Sixty-five years ago today, in the wake of the Holocaust, the UN General Assembly adopted its first-ever human rights treaty. The Convention on the Prevention and Punishment of Genocide obliges signatories to prevent genocide—defined as acts committed with the intent to destroy, in whole or in part, a national, ethnical, racial, or religious group—and to punish the perpetrators when it occurs. Among the initial signatories was a diverse set of countries from all over the globe, reflecting widely different cultures and histories, including Bolivia, Cuba, Ethiopia, Finland, Pakistan, and the Philippines. The great powers, such as China, the Soviet Union, and the United States, also signed the convention (though it took nearly 40 years for the US Senate to ratify it).
It was a remarkable achievement, reflecting outrage at Nazi Germany’s attempts to annihilate European Jewry. Outrage alone would have been insufficient, however, without the singular determination of a Holocaust survivor from Poland, Raphael Lemkin. After fleeing the Nazi invasion in 1939 for safe haven in Sweden, Lemkin ultimately reached the United States in 1941 and immediately began warning whoever would listen about Nazi Germany’s plans for the “Final Solution.” He coined the word genocide in his 1944 book, Axis Rule in Occupied Europe, giving a name to an act that Winston Churchill had once called the “crime with no name.” After World War II ended, Lemkin made it his mission to compel nations to act to prevent such crimes in the future.
Lemkin believed, perhaps quaintly, that the convention’s legal strictures would change the behavior of states and serve as a rallying point for nations to work together to prevent genocide from occurring in the future. The convention’s efficacy has been obviously uneven. The failure of the international community to prevent genocide or state-led mass murder in places such as Cambodia, Bosnia-Herzegovina, Rwanda, and Darfur has generated cynicism about the possibility of making Never Again a reality. Today, we witness atrocities on a massive scale in Syria, where more than 120,000 civilians have been killed in a murderous civil war that has included war crimes, crimes against humanity, and ethnic cleansing, which, if unchecked, may well lead to acts of genocide.
Still, the genocide convention has led, albeit slowly, to a shift in how nations consider their moral responsibilities toward those threatened with destruction, as well as a realization that our strategic and security interests are best served by preventing the instability that inevitably follows genocide.
Three consequences loom large from the convention:
The first is moral. The convention has contributed to the healthy erosion of the notion that national sovereignty is absolute and that nations should turn a blind eye to egregious acts of violence perpetrated by countries against their own civilian populations. That the international community sometimes lacks the means or will to stop such atrocities should not detract from the development of a new international norm that has been immeasurably strengthened by the genocide convention.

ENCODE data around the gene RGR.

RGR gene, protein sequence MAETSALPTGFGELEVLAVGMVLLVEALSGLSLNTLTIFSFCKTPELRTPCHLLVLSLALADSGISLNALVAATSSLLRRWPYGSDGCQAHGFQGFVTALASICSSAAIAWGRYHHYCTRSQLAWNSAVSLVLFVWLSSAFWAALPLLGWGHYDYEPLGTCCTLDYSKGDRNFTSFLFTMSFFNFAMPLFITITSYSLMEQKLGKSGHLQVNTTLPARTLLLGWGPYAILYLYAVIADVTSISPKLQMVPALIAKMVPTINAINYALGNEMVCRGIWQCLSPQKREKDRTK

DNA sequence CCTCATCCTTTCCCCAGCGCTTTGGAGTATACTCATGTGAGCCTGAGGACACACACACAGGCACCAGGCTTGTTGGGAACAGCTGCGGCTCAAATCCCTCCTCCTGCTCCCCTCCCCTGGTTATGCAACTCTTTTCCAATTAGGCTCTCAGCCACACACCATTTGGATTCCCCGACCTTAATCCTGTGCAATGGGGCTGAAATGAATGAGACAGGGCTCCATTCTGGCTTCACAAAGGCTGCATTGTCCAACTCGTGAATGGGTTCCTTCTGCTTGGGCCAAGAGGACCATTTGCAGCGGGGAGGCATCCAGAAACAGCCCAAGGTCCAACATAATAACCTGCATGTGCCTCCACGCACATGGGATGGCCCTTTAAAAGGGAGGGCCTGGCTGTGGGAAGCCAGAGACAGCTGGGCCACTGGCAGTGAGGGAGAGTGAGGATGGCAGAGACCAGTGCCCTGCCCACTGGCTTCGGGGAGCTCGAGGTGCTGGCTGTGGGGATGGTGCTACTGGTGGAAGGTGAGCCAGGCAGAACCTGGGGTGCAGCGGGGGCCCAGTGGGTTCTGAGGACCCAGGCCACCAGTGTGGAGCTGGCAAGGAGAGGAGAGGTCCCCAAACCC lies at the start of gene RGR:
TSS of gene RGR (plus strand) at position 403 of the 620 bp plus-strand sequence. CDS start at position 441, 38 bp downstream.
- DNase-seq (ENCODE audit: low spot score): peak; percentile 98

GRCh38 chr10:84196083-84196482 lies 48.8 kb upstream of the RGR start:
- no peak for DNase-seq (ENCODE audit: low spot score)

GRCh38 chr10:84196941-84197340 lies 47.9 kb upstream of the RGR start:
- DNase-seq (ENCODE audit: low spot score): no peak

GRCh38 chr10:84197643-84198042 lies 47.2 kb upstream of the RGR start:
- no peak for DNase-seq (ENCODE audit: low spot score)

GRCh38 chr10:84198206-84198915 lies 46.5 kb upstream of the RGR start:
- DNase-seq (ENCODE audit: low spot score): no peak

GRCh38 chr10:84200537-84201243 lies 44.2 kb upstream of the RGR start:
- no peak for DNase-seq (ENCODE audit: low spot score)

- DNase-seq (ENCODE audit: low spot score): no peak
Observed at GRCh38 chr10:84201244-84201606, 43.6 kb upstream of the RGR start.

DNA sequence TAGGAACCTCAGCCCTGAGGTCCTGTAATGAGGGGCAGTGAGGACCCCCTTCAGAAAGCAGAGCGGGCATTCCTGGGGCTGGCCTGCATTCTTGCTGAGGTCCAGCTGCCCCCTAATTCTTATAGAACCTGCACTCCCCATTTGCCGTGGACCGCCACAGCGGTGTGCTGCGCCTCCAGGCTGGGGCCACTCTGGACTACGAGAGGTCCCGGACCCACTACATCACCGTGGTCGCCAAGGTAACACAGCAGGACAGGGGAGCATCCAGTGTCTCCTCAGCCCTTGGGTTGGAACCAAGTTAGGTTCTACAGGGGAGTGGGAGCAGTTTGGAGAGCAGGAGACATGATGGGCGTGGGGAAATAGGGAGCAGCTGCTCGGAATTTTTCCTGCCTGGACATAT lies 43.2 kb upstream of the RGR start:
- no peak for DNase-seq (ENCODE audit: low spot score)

The second is legal. Since the convention came into force, perpetrators of genocide and other mass atrocities have been brought to justice in Cambodia, Rwanda, the former Yugoslavia, and elsewhere. Admittedly, these efforts have been incomplete and have often taken place many years after the crimes were committed. Nevertheless, even heads of state now know they may face prosecution if they perpetrate mass violence against their own people; they know they may be apprehended and at the very least face restrictions on movement if they are to avoid arrest. That realization is likely to have a deterrent effect on would-be perpetrators in the future.
Third and perhaps most important, nations have begun at long last to put in place policies to implement the preventive portion of the genocide convention, successes that are too often obscured by the obvious failures. In countries such as Ivory Coast, Kenya, Kosovo, Libya, and South Sudan, nations have worked together to prevent genocide or other forms of mass atrocity in recent years—sometimes with collective military action, as in Kosovo, and other times with civic education, diplomacy, and other peaceful means, as in Kenya.
There is certainly much unfinished business if we are to achieve the full ambitions of the genocide convention. Given the obvious difficulty today of marshaling support for military intervention after the killing starts, it is more essential than ever to invest in the diplomatic and development tools necessary to prevent genocide from beginning in the first place. While that can be a hard sell in these budget-strapped times when every poll suggests America is turning inward, preventive policies are critical to avoiding massive refugee flows and other destabilizing conditions, let alone wholesale slaughter. Just think of Syria today and the rippling effect the catastrophe there will have for generations in the Middle East.
Americans never think twice about devoting the resources necessary to respond to a hurricane or flood. A new investment in preventing man-made disasters seems a small price to pay, given the potential rewards—not only in saving large numbers of lives but also in creating a more stable world.